CV Doctor Returns - English

September 25, 2008

Once a year we take on the mantle of CV Doctor. We ask readers to send in their CV's and select four for an online critique.

This year we chose to evaluate three faculty CV's: one for a Ph.D. candidate in English, one for a Ph.D. in the history of medicine, and one for an Ed.D. in social work. We also selected the CV of a Ph.D. candidate seeking an administrative position in a campus teaching and learning center.

Every year in our annual critique, we notice a few common mistakes. The following list, along with the CV critiques provided here, should serve as a starting point for anyone drafting a vita, or as a model for anyone looking to refine their current document.

  • Follow directions. Please. A fairly high number of people sent us documents -- such as teaching or research statements -- that we did not offer to critique. We wonder how many of those same people send in documents to search committees that they never requested. You will make the best impression in applying for positions by giving a committee the documents it asks for.
  • Quotations attached to the bottom of the e-mail message on which you submit your CV are unprofessional and cheesy. As much as we like chocolate or respect the accomplishments of Gandhi, we agree that jaunty little quotes on such subjects don't belong at the end of your career-related e-mail messages. It is important to conduct yourself professionally in all work-related communications.
  • We say this every year, but we'll remind readers once again that the correct singular of CV is curriculum vitae, as in "you'll find attached my curriculum vitae." The spelling "curriculum vita" is incorrect. Sometimes, people use the term "vita" as in "I've attached my vita to this message." This is also correct, but causes confusion for many. Why are both terms correct? Curriculum vitae means "course of life" so vitae is in the genitive form, rather than the nominative, and in the genitive vitae means "of life." Vita is the nominative, so when people say they are sending you a vita, the literal translation is "life."
  • When you send your CV via e-mail, don't just label the attachment "CV." Label all of the attached documents with your name and a one- or two-word description of what the attachment contains: "Smith CV" or "Smith teaching statement." Search committees may receive several hundred applications; labeling your attachments properly will make it easier for them to find yours quickly.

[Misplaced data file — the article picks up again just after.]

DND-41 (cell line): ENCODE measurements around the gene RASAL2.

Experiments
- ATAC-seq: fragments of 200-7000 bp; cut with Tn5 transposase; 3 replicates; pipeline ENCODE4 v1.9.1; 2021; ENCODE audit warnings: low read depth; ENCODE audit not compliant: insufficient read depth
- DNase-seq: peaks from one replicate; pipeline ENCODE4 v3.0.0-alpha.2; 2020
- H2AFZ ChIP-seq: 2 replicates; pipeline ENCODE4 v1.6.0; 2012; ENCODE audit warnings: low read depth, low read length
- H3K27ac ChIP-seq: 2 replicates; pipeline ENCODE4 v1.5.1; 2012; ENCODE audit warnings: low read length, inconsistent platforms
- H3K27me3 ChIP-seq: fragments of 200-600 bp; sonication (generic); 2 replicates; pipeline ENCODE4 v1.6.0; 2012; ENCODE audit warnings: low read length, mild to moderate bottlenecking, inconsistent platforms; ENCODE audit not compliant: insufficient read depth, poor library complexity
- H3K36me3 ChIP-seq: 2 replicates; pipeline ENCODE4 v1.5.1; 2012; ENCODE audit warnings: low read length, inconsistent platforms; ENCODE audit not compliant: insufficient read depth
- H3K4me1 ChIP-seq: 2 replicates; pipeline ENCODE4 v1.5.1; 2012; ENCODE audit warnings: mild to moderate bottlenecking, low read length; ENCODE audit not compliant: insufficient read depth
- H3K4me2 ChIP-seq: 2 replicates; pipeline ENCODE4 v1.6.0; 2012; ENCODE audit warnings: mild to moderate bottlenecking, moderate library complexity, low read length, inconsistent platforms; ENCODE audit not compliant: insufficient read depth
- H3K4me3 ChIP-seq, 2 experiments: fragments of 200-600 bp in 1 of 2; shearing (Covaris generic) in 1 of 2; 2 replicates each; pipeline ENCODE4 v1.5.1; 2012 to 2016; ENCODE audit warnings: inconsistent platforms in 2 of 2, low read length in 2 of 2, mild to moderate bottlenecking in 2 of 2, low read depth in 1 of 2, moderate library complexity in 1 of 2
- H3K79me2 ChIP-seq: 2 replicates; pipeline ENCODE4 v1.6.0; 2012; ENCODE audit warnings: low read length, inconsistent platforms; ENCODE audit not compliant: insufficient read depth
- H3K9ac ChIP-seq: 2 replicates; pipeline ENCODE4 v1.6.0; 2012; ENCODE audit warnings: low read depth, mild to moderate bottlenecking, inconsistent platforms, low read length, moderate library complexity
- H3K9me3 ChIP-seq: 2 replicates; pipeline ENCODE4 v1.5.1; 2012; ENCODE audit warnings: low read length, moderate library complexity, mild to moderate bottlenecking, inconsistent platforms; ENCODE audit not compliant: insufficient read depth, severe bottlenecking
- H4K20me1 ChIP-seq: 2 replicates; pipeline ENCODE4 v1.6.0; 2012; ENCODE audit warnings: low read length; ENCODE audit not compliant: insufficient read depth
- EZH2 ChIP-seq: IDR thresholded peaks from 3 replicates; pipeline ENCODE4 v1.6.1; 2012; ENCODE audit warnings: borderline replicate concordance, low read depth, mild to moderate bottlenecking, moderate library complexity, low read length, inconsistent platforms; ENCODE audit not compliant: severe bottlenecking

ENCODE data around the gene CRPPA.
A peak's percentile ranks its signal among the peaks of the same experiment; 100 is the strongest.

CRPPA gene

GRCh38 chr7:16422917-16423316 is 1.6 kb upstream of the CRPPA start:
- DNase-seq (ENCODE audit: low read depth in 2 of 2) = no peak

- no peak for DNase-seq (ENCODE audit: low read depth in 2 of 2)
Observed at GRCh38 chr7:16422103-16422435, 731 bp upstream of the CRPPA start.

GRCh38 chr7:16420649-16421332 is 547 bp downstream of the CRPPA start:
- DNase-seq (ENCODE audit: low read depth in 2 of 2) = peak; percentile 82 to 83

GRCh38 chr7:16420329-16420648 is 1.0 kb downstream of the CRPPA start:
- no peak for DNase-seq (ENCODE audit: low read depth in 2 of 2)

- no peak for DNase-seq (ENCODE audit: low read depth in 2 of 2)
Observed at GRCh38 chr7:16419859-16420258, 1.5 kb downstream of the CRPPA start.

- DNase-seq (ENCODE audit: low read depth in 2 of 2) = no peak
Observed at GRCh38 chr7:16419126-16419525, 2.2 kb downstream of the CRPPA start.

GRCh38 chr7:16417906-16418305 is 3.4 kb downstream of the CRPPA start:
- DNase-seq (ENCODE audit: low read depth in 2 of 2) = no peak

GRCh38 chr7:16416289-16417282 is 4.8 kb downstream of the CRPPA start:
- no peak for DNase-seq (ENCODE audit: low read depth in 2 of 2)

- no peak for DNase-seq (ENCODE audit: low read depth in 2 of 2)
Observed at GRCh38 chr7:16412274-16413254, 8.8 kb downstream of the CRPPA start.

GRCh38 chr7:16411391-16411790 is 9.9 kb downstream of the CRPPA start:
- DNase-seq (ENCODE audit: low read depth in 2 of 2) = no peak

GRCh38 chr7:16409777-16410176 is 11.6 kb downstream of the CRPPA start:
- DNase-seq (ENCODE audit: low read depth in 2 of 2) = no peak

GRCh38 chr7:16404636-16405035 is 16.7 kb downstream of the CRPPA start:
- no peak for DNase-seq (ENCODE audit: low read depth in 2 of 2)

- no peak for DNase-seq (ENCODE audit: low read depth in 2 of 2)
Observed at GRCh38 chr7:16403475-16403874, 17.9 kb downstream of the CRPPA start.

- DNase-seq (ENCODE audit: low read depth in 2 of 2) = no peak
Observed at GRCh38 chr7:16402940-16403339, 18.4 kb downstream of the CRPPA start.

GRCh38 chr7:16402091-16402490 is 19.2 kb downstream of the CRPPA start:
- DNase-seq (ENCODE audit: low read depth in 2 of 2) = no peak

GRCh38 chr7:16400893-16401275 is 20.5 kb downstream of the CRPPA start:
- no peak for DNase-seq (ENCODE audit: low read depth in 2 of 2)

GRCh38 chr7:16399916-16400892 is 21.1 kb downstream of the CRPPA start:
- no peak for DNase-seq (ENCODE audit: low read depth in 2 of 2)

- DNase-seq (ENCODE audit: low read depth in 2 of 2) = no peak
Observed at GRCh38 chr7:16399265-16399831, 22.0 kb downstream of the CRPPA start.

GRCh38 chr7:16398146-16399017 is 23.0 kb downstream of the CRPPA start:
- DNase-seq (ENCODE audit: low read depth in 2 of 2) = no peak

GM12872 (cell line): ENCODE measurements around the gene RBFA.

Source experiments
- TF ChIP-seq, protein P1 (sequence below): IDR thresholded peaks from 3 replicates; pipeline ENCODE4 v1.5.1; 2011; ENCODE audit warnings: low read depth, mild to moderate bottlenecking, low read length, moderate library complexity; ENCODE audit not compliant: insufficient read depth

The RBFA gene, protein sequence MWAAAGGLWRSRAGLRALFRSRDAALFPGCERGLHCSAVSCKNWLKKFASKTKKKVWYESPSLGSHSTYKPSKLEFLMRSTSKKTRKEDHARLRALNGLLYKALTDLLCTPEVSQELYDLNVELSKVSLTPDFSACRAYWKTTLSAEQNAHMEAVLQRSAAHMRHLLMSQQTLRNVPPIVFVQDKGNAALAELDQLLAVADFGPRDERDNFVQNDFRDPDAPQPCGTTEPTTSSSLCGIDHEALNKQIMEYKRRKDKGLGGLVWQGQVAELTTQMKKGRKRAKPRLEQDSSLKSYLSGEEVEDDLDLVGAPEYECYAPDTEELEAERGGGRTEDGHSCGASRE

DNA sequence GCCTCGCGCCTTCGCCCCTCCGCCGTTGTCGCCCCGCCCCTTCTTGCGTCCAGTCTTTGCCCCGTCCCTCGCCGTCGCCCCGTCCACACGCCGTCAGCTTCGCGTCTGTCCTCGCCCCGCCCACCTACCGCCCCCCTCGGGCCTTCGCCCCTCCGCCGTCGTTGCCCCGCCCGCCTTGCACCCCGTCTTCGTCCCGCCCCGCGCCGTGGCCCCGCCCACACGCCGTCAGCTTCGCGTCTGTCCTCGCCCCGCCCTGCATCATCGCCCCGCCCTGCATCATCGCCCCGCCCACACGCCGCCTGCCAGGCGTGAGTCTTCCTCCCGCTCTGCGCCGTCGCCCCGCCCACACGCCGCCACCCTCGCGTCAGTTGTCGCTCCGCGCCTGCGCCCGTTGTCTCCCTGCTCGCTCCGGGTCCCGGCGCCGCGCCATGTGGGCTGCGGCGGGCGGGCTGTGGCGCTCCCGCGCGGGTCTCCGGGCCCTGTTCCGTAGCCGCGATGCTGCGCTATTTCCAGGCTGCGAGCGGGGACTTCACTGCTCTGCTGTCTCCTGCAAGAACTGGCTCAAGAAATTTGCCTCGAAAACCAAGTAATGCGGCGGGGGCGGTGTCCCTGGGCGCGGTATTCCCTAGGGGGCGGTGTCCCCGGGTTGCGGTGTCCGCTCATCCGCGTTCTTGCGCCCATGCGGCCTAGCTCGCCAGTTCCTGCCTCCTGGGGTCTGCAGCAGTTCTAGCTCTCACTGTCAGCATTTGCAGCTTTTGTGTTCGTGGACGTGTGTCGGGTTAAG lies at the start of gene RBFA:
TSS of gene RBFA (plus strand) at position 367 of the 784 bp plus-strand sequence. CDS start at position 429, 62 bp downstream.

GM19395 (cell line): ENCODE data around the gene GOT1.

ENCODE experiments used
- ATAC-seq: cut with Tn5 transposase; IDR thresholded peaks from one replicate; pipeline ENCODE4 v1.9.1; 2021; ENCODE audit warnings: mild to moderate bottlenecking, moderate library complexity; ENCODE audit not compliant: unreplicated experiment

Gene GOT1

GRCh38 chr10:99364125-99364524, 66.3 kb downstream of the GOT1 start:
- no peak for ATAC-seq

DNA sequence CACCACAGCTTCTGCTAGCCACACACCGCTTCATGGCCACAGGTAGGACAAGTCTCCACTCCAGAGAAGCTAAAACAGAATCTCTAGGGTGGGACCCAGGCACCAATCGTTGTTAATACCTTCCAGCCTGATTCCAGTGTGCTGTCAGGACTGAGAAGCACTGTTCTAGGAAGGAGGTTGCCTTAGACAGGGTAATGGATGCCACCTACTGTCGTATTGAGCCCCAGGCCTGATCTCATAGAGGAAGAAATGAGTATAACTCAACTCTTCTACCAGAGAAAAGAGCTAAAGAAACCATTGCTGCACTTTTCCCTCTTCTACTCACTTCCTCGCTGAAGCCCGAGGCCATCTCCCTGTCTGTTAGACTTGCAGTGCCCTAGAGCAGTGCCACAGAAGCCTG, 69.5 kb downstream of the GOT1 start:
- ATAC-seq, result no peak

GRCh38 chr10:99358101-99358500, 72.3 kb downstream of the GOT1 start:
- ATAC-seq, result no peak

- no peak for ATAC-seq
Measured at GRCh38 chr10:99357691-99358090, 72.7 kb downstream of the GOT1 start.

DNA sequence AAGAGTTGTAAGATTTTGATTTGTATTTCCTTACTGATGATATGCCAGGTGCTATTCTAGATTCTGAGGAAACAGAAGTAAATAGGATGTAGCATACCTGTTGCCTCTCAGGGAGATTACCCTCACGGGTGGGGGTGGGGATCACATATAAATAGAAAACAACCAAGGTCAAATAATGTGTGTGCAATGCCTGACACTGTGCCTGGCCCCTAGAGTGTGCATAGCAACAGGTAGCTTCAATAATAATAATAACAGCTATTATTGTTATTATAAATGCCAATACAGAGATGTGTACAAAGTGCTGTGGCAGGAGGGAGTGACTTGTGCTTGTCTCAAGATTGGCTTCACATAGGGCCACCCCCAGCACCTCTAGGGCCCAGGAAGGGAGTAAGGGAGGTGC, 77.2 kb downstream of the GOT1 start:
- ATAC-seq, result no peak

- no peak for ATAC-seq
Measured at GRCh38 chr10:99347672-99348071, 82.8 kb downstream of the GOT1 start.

• Be sure to include your name on each page of your CV. Beginning on the second page of the document, include a page number next to your name on every page.
  • Do not include on your CV the full mailing addresses of institutions from which you earned degrees or organizations at which you've worked. Specifying the institution's city and state, or city and country if it's foreign, are sufficient. Drop all street addresses and postal codes. They just clutter up your vita.
  • Don't feel that you need a lot of white space on your CV. If you spread your information out by having huge margins, deep indents, and lots of skipped lines, you just make it harder for people reading it to scan information quickly, and you do yourself a disservice. Tighten it up, and make sure your most significant accomplishments appear on the first and last pages of your CV.
  • Avoid sloppiness. Check repeatedly for spelling mistakes, and use a consistent format and spacing. While it might seem insignificant to you to sometimes refer to Minnesota as "MN" and other times as "Minn.," that, added to other inconsistencies and errors, makes it look as if you don't care enough to polish this all-important document. Have a few other people look at it, and ask them to be thorough. If you're not a detail-oriented, copyeditor type, find someone who is to read your job-market materials.

If you need more help, we recommend consulting previous columns of The CV Doctor (listed by year on the right side of this page).

We would also like to note that we received CV's from people at institutions that we know have very capable career-services offices that can give excellent feedback. When seeking career advice, try your Ph.D.-granting institution first. Even if you have moved away from the university, its career counselors may be able to help you.


Have a question you would like answered in Career Talk? Send it to While we are unable to answer letters personally, we will consider them as material for future columns. Confidentiality is assured.

Julie Miller Vick is senior associate director of career services at the University of Pennsylvania, and Jennifer S. Furlong is associate director. They are authors of "The Academic Job Search Handbook" (University of Pennsylvania Press), newly re-issued in an expanded edition this summer. If you have questions for the Career Talk columnists, send them to